Home / Credit News / Bank of America will give borrowers chip and pin credit cards

In the near future, some customers for one of the nation's largest lenders will be able to get a new type of credit card that will give them greater flexibility in making purchases in the U.S. and overseas, as well as more security for their account.

Bank of America will soon begin issuing some of its more affluent credit cardholders new pieces of plastic that not only carry the magnetic strip on the back of nearly all credit cards issued in the U.S. over the last 50 years, but also a newer technology that experts say is far safer, the lender recently announced. The new "chip and PIN" technology - alternatively known as EMV after Europay, MasterCard and Visa, the companies that invented it - is often necessary for those that travel abroad because most foreign countries adopted it years ago. Now, it's difficult for many world travelers to find merchants in most of Asia and Europe who can accept cards that use only the magnetic strip to store payment data.

By giving consumers new credit cards that carry both the strip and the embedded microchip, it grants shoppers a card they can use both at home and abroad, the report said. Further, because a growing number of merchants in the U.S. now have the ability to accept chip and PIN transactions, it will give shoppers greater convenience and more options to make purchases.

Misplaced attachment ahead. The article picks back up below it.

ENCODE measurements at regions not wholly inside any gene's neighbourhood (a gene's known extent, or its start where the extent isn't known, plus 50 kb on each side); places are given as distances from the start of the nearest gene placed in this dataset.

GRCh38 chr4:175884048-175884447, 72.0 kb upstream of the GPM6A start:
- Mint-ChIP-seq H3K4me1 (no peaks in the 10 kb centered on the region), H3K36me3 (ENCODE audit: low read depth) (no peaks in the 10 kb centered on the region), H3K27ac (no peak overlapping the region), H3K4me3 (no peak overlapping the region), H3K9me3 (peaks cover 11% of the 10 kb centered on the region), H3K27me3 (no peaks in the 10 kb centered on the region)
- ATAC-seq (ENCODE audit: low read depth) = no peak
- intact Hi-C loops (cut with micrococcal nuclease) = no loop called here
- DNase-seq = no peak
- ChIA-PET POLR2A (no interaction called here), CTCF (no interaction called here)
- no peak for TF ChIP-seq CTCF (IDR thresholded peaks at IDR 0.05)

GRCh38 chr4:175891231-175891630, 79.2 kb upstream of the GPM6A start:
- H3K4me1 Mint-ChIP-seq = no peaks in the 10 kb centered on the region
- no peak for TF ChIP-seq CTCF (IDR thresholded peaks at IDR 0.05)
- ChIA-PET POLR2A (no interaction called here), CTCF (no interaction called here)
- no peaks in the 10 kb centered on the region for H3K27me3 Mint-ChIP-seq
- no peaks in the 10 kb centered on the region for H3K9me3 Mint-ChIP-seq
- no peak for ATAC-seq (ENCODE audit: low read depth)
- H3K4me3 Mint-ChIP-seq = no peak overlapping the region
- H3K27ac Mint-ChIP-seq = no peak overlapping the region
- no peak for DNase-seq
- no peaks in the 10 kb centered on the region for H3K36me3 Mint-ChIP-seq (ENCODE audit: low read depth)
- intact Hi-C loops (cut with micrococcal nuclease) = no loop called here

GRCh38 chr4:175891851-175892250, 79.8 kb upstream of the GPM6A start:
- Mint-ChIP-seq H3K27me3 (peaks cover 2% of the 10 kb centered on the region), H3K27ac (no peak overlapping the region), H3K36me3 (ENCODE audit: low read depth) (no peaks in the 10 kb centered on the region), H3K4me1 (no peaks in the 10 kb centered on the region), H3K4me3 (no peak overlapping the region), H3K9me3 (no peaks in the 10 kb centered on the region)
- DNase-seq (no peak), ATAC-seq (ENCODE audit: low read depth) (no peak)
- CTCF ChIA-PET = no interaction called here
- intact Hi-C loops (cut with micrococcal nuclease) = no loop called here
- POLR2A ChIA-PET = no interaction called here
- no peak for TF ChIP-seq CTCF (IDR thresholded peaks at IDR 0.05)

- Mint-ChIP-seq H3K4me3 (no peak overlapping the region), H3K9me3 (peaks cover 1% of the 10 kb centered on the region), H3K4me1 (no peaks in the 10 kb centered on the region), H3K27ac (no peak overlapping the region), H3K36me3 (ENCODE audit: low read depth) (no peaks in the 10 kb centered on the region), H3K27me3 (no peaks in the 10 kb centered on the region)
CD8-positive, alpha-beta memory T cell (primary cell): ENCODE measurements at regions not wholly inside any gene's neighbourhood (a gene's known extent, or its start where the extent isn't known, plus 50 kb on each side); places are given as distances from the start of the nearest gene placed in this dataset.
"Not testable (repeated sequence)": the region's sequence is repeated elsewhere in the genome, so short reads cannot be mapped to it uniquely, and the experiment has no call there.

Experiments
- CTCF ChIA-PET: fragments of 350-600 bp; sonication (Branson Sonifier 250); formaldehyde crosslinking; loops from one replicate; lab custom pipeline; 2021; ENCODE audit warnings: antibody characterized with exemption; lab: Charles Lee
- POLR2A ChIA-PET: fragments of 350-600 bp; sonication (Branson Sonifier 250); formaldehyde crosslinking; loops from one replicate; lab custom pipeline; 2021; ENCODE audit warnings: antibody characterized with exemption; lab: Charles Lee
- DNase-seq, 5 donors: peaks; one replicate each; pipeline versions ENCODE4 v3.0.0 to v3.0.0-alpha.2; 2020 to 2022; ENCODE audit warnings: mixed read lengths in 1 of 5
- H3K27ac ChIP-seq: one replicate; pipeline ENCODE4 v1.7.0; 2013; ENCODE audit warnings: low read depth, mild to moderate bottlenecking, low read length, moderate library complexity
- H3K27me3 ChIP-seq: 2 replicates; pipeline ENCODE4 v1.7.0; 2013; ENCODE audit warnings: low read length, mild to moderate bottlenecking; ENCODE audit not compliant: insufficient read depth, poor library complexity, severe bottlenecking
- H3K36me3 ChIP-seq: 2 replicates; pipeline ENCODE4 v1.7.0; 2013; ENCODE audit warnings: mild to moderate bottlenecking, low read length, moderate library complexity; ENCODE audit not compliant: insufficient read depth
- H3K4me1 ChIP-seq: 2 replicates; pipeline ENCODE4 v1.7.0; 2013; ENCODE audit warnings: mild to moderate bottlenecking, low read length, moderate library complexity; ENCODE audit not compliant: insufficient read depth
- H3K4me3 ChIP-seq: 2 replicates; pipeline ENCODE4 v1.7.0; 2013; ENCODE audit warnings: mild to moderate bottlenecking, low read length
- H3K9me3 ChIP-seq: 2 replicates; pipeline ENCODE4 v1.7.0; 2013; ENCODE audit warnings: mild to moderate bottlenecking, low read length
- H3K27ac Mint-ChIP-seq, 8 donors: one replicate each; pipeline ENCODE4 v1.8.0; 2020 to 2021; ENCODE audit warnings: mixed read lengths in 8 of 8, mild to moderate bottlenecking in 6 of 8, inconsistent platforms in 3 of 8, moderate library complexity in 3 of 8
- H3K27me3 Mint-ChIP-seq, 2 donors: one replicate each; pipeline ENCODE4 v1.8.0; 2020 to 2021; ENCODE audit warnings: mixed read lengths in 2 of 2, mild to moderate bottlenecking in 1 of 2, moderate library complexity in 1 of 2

"The new chip-enabled cards will improve convenience and security of customers' transactions when traveling abroad," said Susan Faulkner, a consumer and small business products executive for Bank of America. "We want our customers to have the best possible experience while making purchases with their credit cards anywhere in the world."

Bank of America has already been issuing these cards to its customers with corporate or commercial accounts, but is expanding offerings to consumers as well, the report said. Borrowers will be able to request them for specific account types by phone beginning this week, but will have to wait until later this year to do so online.

Studies have shown that chip and PIN technology is far more secure than magnetic strips because of the way in which it stores and encrypts payment data for the associated account.